Wednesday, 25 August 2010

Pruning a Rambling Rose

After a day of monsoon rain, today was fine and clear so I decided it was time to prune my rambling rose (New Dawn). This rose was grown from a cutting around 10 years ago, and above is a picture of what it sits in - compost surrounded by stones, placed on a paving slab. Yes, you read that right, it's not really in soil at all. Roses don't need much around their roots, but occasionally passers-by stop to look at this rose's roots, particularly when it's flowering as well as this. They can't believe it either. I just top it up with a good quality compost every year and feed it.
By this time of year, the flowers are long gone and there is a lot of growth, including some new vigorous shoots, which you can just see at the bottom of the picture. I prune it now for two reasons - to reduce the leaf cover before the autumn winds, as it's on the windy side of the house; and secondly to shape it for next year so I get good blooms again.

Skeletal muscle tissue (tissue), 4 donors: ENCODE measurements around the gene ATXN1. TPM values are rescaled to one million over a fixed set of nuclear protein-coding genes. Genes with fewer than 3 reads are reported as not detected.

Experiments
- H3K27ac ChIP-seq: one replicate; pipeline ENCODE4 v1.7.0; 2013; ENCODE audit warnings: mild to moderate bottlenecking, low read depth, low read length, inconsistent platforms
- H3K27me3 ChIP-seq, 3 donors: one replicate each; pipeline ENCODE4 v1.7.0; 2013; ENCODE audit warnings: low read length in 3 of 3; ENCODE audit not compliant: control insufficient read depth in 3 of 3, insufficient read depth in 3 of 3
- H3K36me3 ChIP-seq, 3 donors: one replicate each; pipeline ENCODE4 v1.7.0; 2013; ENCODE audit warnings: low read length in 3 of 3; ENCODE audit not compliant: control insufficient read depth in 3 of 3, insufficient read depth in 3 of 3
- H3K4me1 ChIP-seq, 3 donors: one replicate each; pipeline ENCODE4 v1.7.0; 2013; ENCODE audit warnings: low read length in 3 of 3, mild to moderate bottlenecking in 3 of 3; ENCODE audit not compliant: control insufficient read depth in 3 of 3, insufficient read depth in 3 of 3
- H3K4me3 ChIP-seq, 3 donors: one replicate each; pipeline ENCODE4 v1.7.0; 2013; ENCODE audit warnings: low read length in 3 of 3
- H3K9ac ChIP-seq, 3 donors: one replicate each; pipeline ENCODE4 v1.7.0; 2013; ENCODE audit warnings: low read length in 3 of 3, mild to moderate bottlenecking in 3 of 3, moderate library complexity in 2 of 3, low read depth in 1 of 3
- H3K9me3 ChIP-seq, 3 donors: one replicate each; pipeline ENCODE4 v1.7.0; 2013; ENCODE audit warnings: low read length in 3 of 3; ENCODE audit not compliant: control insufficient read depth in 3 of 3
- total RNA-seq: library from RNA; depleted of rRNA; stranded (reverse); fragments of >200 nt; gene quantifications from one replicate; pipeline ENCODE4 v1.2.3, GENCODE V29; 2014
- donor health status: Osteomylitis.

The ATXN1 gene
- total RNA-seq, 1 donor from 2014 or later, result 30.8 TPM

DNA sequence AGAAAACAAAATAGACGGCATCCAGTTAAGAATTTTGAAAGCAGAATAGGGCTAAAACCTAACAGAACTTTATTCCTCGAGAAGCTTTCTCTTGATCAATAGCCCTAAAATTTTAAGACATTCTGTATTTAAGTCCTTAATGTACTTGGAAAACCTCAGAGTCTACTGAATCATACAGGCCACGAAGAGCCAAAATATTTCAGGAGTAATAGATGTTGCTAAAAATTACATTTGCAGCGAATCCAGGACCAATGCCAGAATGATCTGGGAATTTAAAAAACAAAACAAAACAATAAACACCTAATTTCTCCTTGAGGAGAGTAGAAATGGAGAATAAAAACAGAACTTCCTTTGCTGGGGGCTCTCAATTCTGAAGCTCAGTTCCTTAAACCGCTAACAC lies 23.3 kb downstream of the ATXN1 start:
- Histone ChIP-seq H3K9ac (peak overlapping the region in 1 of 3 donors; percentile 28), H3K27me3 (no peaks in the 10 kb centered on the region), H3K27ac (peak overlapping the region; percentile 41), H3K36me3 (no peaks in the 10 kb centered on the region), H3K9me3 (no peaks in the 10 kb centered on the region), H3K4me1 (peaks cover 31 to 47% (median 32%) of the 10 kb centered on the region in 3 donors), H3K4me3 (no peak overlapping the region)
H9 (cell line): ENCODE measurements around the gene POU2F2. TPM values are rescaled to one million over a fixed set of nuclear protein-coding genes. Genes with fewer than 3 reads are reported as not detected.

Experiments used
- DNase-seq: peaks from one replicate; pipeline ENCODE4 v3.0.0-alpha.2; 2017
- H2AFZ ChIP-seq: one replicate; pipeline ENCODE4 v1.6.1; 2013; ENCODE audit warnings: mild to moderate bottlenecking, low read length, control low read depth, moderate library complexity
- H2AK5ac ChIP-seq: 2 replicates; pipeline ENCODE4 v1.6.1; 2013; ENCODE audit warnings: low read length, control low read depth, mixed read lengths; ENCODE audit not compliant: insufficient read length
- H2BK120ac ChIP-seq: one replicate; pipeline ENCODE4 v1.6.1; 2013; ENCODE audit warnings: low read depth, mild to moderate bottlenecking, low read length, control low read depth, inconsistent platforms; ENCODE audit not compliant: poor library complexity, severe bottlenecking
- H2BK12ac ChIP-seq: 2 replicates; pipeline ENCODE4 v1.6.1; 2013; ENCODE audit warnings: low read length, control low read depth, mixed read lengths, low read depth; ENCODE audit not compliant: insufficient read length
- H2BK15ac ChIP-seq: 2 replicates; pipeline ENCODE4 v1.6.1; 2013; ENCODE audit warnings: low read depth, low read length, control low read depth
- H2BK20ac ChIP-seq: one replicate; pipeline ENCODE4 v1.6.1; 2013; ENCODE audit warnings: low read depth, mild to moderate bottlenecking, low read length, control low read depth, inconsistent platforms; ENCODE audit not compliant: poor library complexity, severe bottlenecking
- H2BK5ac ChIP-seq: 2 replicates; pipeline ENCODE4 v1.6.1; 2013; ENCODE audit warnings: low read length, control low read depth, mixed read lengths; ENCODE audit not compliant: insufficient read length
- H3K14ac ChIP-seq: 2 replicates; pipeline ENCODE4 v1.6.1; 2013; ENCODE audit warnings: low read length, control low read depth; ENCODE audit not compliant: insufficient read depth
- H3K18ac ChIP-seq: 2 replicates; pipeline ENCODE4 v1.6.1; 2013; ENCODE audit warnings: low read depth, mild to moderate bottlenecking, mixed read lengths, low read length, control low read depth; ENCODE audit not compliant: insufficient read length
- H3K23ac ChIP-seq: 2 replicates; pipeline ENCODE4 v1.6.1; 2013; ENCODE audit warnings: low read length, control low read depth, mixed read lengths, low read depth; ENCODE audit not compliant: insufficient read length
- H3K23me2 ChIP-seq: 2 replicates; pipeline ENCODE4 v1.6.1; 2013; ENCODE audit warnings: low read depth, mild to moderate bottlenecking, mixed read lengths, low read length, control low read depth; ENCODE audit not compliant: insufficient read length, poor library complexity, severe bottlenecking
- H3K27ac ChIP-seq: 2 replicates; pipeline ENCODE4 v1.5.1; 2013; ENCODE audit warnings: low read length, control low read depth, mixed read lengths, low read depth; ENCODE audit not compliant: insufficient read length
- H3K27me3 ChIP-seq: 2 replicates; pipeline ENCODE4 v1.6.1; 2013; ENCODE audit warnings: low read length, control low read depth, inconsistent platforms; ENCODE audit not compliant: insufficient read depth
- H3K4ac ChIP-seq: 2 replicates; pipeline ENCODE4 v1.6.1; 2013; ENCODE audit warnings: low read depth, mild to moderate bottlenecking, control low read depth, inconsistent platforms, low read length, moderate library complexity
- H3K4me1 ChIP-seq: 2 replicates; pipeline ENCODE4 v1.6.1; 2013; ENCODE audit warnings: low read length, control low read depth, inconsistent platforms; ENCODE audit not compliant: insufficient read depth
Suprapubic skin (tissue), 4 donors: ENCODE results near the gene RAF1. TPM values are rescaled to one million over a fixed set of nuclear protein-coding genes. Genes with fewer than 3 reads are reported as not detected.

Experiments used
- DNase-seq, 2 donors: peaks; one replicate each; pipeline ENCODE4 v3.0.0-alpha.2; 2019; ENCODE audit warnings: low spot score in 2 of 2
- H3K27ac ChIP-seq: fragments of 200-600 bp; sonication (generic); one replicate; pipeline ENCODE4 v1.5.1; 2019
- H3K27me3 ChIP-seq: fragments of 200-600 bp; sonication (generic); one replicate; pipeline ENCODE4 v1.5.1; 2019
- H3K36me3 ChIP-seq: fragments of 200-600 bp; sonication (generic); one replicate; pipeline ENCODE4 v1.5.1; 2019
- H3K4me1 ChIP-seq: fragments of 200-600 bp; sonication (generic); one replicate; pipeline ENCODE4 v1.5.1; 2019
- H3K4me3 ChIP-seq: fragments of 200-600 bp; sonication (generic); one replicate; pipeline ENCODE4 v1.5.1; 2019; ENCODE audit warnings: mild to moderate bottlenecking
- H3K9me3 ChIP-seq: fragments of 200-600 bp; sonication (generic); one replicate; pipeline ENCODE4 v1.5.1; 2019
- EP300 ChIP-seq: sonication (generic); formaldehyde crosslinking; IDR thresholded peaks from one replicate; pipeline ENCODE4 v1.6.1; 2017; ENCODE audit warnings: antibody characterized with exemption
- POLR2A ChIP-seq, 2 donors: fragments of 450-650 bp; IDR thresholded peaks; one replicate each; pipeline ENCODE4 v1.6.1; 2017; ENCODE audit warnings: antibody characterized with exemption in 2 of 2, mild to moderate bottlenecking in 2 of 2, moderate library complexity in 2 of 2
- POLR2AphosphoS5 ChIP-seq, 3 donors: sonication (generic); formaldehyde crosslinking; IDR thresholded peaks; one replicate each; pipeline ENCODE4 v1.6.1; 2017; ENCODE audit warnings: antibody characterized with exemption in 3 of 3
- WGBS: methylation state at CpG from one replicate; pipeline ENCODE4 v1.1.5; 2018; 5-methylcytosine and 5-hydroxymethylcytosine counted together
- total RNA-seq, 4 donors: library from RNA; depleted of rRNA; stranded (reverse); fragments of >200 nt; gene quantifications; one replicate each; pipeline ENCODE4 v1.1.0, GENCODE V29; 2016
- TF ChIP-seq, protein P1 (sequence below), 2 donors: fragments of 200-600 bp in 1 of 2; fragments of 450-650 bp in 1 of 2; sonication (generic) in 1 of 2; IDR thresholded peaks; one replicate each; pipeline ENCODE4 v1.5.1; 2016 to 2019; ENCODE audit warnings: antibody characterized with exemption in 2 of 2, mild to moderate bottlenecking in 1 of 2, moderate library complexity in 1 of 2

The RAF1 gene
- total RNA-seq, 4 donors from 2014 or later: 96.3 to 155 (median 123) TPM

The key with a rambler is to create good, long, horizontal shoots, as the flower shoots grow off them vertically, as you can see in this picture. The main shoots have to be horizontal or they don't flower.
You can see here that there are some new shoots growing straight up - these are soft and malleable at this time of year so I can tie these in horizontally.
I start pruning from the outside, removing old flowering shoots and then identifying and removing weak and misshapen shoots. I gradually work back to the main branches, keeping an eye out for the vigorous new growth. I take out a few old horizontals, and cut others back to a good new shoot which I then tie in to the horizontal.
I say "tie in" but actually it's rather difficult to do on my house - the stone is extremely hard and undrillable, so I only have a few anchor points with screws inserted into the mortar between the stones, from which I attach pieces of string. A bit of weaving of stems together, some judiciously placed string to prevent movement, and the job is done.
I do prune it hard, as you can see from the left overs, but the plant can now put all its energies into the new shoots for the month or so of growing time left.
And here it is, much reduced leaf cover and a sturdy framework which will stand up to whatever the winter throws at it. The few shoots which are still sticking up vertically will be woven in when they've grown a bit longer.
Post a Comment